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Intel Core i7-9700K 9th Gen CPU Review: Eight Cores And No Hyper-Threading

Great balance between price and performance

Editor's Choice

Power Consumption

Power consumption measurements are always a bit tricky. But as long as your 12V supply (EPS) readings, motherboard power supply sensor values, and voltage transformer losses plausibly coincide, everything is fine. Therefore, we're using pure package power to avoid possible influences from our motherboard. Results from the PWM controller are very reliable if you take them as averages over a few minutes.

We conducted this round of limited testing in our U.S. lab, and our results are not directly comparable with numbers from the Germany lab used in previous reviews.

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Core i7-9700K doesn't use as much power as the Core i9-9900K. It even draws less power overclocked than a stock Core i9-9900K in both non-AVX and AVX stress tests. Bear in mind that the overclocked Core i7-9700K and i9-9900K CPUs employ AVX offsets that step down to 4.8 GHz during our Prime95 stress test.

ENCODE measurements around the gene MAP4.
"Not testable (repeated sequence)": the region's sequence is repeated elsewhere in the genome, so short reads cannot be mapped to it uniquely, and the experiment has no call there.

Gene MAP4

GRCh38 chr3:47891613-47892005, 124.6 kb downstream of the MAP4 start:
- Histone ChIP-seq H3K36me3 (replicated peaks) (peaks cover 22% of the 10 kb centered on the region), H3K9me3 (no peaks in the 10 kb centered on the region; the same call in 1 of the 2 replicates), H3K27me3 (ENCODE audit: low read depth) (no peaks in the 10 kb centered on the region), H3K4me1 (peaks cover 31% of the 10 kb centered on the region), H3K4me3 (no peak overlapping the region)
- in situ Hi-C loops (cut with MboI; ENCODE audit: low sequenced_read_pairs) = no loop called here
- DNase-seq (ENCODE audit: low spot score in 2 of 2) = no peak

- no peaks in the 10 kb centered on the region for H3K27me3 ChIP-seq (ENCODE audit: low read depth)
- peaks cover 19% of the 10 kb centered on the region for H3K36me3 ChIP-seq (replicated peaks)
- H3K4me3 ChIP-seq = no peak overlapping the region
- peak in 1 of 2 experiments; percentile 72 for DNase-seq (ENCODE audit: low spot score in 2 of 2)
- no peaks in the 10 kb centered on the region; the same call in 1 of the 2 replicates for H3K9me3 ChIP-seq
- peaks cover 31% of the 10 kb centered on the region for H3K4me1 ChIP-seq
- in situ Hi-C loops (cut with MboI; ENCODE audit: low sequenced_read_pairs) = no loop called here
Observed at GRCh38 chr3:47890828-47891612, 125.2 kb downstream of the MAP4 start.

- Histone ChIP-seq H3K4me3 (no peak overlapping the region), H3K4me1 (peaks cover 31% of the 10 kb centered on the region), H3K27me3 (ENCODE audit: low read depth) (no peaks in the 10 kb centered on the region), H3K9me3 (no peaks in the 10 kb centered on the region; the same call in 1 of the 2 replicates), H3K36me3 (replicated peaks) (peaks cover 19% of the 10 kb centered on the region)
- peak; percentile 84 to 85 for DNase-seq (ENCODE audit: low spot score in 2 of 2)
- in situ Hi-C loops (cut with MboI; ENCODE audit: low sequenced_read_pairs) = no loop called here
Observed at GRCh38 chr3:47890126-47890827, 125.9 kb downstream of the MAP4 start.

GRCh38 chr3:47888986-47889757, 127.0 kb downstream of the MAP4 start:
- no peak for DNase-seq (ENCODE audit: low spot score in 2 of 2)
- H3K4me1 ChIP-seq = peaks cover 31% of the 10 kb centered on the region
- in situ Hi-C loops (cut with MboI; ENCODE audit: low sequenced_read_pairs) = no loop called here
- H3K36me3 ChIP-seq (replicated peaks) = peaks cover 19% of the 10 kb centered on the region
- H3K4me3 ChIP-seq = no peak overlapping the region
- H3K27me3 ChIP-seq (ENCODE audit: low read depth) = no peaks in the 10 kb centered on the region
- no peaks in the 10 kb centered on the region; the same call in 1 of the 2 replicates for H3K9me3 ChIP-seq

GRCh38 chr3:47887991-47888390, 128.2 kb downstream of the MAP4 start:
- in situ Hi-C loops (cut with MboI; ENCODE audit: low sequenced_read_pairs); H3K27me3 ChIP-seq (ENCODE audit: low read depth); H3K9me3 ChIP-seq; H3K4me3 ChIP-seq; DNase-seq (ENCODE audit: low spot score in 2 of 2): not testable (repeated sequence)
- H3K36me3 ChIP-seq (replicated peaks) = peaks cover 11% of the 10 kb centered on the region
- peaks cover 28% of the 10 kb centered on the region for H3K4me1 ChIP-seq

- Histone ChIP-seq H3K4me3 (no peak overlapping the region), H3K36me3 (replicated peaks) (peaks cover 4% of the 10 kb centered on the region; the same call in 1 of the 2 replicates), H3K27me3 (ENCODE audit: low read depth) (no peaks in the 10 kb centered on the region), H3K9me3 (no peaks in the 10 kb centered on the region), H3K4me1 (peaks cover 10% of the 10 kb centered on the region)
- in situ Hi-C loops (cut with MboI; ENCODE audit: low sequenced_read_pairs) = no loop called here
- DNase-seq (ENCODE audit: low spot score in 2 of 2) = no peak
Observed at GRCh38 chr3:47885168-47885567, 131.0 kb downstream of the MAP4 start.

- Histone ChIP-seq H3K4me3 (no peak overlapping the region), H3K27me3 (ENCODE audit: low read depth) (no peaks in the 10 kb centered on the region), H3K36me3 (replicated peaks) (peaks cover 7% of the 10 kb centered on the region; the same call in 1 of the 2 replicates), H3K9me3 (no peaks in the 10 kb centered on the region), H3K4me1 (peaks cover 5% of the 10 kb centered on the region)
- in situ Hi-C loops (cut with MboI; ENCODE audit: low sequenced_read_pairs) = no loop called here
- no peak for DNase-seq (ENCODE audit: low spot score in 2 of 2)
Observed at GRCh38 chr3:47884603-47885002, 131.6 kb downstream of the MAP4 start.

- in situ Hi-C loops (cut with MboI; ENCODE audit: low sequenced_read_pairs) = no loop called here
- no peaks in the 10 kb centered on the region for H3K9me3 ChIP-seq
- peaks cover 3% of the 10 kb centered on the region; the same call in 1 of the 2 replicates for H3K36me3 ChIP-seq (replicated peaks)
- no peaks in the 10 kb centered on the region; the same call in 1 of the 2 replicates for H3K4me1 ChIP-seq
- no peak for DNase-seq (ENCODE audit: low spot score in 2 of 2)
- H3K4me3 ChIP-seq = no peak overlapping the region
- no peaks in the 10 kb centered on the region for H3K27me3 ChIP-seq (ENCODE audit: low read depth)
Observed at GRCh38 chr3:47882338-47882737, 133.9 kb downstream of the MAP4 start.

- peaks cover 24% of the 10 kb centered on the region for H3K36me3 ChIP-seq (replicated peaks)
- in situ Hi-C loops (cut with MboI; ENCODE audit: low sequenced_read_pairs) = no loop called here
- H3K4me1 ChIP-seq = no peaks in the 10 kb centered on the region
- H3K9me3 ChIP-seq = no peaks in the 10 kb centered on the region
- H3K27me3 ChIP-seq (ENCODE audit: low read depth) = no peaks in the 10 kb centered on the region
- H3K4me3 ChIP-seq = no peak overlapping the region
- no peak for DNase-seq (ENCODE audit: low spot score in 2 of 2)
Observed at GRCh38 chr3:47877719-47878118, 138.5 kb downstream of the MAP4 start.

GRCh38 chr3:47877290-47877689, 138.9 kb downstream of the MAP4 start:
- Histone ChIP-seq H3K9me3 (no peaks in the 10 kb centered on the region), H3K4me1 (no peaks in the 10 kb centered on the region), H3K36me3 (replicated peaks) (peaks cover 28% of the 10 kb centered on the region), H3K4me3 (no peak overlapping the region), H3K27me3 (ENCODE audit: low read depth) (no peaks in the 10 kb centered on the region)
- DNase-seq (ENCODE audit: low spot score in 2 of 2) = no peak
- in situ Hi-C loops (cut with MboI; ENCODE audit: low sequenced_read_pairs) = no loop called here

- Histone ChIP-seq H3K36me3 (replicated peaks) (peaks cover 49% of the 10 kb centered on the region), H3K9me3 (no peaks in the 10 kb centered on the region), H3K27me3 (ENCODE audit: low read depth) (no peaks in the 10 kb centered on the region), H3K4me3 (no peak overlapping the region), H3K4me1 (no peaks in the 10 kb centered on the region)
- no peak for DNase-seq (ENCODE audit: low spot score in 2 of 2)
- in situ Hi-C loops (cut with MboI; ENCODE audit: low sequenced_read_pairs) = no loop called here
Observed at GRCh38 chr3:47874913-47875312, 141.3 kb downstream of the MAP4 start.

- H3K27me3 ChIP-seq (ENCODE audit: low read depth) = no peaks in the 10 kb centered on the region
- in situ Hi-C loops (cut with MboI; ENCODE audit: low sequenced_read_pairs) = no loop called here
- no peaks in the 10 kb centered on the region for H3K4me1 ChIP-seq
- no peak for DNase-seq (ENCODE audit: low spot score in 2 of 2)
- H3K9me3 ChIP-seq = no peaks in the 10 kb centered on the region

We did notice some errant power results from our Ryzen samples, possibly due to the motherboard's sensor loop. Until we determine the cause, we're withholding Ryzen power numbers. As you can see from our previous testing, AMD's Ryzen family generally uses a lot less power than Intel's comparable models.

Overclocking

We tapped Corsair's H115i v2 to test our Core i7-9700K sample. This liquid cooler afforded enough headroom to sustain a 5.1 GHz overclock with a 1.345V Vcore and an Auto Load Line Calibration setting. It kept the chip at 70-74°C during extended non-AVX stress tests. Folding in AVX instructions did lead to failed stress tests, even though there was thermal headroom to spare. To circumvent that issue, we set the AVX offset to -3, meaning the chip ran at 4.8 GHz during AVX-optimized workloads and 5.1 GHz in the absence of AVX instructions. We maintained a temperature of 88-91°C during three hours of Prime95 using those settings.

According to Silicon Lottery's latest statistics, 28% of Core i7-9700Ks the company tested can reach 5.1 GHz or greater (though it only uses a -2 AVX offset and a higher 1.362V Vcore setting). As of 10/28/18, Silicon Lottery reports that all Core i7-9700Ks it tested can maintain 4.9 GHz or greater. Expect similar results from your sample, provided you score a nice chip.

MEG Z390 Godlike

We're using MSI's MEG Z390 Godlike as our test platform for all Intel processors. This pricey board sells for $600, but has the power delivery subsystem to support aggressive overclocking.

MSI's motherboard imposes a 100.8 MHz base clock. Its extra 0.8 MHz serves to push overclocks even harder, though our motherboard review team would probably call it cheating. Consequently, our 5.1 GHz overclock is actually 5.14 GHz. Stock frequencies aren't spared, and there is no way to adjust the BCLK down to remove MSI's self-awarded advantage. Meanwhile, we are waiting on a solution from MSI that should allow us to dial in an exact 100 MHz BCLK.